Sunday at the Abbey
We too are Guests: Coming to Terms with Diaspora
To work faithfully on immigration reform, Christians must understand their own immigration status. The Church is by definition a people that live in diaspora, a transnational nation that crosses borders and lives among many peoples. Globalization forces us to recognize what it was always supposed to mean to be a global catholic people: Christians’ primary loyalty is to be to Christ rather than the nation-state where Christians reside. Their solidarity with one another should transcend ethnic and nationalist loyalties. In this view, the practice of hospitality begins not from a position of hosts who are in control, but in recognition that we too are guests.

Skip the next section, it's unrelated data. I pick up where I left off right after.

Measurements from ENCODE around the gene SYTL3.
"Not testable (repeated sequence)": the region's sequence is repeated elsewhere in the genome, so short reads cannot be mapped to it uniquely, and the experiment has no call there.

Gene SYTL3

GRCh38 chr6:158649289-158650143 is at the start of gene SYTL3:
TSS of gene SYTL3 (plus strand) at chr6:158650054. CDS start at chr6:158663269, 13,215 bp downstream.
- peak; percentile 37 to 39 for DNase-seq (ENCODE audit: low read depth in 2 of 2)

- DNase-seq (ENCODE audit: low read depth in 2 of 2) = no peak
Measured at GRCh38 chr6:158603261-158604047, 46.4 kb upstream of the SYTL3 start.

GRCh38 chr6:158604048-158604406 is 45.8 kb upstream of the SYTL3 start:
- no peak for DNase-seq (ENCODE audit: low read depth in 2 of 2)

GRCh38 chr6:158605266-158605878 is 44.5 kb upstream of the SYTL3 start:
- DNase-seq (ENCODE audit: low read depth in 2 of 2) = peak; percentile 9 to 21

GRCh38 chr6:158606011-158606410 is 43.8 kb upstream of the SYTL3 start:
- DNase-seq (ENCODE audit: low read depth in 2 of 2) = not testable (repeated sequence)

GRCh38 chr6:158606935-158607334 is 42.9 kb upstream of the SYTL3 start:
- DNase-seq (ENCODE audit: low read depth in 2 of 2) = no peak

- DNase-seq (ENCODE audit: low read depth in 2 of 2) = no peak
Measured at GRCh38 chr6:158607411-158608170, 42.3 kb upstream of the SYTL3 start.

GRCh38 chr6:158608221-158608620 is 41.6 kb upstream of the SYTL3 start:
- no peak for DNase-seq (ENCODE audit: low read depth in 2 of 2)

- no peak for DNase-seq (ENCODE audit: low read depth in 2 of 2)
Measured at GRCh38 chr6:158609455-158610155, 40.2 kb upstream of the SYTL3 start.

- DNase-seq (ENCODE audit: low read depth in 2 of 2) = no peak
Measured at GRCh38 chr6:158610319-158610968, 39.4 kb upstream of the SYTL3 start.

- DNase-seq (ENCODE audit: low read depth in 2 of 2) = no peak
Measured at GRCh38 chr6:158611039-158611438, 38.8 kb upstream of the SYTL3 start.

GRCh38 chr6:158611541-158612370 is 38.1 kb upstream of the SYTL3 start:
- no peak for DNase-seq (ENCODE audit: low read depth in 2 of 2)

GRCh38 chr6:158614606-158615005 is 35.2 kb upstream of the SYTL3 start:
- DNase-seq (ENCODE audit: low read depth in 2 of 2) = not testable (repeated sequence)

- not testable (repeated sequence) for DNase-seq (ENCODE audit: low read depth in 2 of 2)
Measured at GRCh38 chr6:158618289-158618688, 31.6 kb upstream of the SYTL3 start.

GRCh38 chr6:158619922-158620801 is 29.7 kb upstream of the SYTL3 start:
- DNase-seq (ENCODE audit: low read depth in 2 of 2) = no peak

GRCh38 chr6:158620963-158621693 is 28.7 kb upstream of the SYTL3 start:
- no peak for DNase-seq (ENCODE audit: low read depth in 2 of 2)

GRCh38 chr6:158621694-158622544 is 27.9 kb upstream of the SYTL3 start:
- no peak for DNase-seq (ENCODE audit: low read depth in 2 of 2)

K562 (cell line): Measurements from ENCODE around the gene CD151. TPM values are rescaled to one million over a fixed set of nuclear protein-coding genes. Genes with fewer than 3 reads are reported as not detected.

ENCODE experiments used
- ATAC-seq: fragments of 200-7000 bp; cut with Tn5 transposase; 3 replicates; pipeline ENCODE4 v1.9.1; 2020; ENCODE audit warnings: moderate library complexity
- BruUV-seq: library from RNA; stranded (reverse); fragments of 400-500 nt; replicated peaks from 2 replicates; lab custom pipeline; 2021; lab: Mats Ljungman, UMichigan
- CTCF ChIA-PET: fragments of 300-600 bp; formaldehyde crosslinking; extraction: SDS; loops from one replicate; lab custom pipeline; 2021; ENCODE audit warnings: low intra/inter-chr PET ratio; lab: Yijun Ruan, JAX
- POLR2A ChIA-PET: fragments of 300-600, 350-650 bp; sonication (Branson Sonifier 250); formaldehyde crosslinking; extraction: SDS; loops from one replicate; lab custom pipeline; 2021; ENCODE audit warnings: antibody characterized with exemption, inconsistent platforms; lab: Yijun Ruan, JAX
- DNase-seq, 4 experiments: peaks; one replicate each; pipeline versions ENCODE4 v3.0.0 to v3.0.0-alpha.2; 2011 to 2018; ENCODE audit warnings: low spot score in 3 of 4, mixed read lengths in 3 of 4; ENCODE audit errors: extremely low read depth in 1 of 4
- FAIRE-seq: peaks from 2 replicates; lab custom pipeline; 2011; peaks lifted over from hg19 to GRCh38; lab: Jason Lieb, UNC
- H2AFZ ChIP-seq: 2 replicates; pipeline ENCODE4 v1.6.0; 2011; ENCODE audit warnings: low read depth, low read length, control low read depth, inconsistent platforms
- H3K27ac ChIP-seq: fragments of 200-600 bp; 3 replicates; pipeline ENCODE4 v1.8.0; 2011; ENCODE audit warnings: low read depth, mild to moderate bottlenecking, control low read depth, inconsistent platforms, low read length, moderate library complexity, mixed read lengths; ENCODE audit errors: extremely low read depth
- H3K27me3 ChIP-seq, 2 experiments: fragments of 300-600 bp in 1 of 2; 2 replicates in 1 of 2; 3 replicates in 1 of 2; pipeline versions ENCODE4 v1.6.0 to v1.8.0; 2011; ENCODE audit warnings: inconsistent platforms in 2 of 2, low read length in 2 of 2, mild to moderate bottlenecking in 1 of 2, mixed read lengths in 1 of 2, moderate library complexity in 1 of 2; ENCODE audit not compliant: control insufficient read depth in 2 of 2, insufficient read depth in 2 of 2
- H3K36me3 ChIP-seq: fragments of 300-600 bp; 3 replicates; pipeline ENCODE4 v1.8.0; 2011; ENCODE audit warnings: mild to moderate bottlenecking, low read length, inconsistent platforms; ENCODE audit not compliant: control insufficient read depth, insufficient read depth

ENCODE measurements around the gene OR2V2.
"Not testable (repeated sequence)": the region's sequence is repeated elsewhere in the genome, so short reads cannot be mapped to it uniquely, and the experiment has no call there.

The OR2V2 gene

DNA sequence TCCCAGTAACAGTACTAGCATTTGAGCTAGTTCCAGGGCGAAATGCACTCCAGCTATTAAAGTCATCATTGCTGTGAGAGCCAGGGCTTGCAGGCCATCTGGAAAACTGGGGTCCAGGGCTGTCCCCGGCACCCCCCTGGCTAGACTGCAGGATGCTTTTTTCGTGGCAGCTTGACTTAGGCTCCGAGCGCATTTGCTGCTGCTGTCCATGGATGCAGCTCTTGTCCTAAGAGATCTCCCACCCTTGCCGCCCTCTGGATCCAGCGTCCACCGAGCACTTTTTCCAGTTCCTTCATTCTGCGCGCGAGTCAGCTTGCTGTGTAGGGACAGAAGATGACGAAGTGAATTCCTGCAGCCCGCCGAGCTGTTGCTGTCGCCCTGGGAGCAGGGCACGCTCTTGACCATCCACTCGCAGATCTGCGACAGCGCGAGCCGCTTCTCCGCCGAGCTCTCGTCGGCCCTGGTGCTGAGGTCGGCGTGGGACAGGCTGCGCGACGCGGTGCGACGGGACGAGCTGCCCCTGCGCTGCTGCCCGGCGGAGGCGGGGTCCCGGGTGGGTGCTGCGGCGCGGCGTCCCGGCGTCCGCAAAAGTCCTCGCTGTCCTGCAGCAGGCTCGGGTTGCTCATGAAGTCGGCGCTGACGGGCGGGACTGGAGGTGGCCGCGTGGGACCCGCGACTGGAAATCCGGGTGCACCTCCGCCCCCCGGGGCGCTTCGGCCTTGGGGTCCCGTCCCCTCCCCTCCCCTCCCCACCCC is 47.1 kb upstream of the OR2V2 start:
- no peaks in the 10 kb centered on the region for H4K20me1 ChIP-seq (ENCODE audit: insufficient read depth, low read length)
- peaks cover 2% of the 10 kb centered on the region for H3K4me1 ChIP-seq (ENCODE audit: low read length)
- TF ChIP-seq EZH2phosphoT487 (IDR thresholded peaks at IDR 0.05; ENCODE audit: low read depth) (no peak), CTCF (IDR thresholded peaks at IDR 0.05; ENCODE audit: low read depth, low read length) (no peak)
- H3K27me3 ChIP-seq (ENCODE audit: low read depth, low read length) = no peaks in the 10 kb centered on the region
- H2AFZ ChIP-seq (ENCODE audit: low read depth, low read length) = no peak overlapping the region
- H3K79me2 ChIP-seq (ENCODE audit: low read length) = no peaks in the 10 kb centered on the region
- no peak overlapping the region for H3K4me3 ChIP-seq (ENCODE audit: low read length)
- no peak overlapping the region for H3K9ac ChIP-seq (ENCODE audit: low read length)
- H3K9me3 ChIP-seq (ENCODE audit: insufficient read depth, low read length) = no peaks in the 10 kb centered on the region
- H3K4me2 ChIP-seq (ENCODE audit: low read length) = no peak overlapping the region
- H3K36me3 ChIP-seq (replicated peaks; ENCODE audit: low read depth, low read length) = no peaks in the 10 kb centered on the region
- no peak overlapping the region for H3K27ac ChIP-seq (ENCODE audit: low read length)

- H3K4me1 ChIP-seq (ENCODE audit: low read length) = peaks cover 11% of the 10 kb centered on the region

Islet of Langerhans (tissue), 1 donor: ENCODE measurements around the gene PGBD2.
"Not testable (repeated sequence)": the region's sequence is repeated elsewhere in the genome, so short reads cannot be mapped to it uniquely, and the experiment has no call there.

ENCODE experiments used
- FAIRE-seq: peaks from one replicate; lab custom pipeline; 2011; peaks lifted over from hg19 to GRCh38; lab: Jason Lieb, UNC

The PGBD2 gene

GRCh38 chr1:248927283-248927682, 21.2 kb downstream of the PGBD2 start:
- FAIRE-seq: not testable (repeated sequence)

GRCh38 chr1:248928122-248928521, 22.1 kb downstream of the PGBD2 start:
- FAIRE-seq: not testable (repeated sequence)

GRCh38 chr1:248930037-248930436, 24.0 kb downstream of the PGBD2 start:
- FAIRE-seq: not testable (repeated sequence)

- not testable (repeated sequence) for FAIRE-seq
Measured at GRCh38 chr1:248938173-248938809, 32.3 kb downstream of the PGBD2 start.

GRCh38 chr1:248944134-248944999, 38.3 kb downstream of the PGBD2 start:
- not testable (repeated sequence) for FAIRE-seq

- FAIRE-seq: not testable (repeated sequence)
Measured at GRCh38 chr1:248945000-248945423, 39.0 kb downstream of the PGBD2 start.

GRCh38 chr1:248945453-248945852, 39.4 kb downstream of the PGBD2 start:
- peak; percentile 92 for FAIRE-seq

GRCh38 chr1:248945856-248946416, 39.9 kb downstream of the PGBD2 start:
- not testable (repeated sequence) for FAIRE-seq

Gerald W. Schlabach is a professor of theology at the University of St. Thomas, an oblate of St. John’s Abbey, and a co-founder of the Mennonite-Catholic dialogue group Bridgefolk. A resident scholar at the Collegeville Institute in 2013-14, Dr. Schlabach is a regular contributor to the institute’s Bearings Online. He is currently finishing a book on Catholic peace theology entitled "A Pilgrim People: Becoming a Catholic Peace Church," to be published by Liturgical Press.
March 18, 2018, at the Abbey Chapterhouse.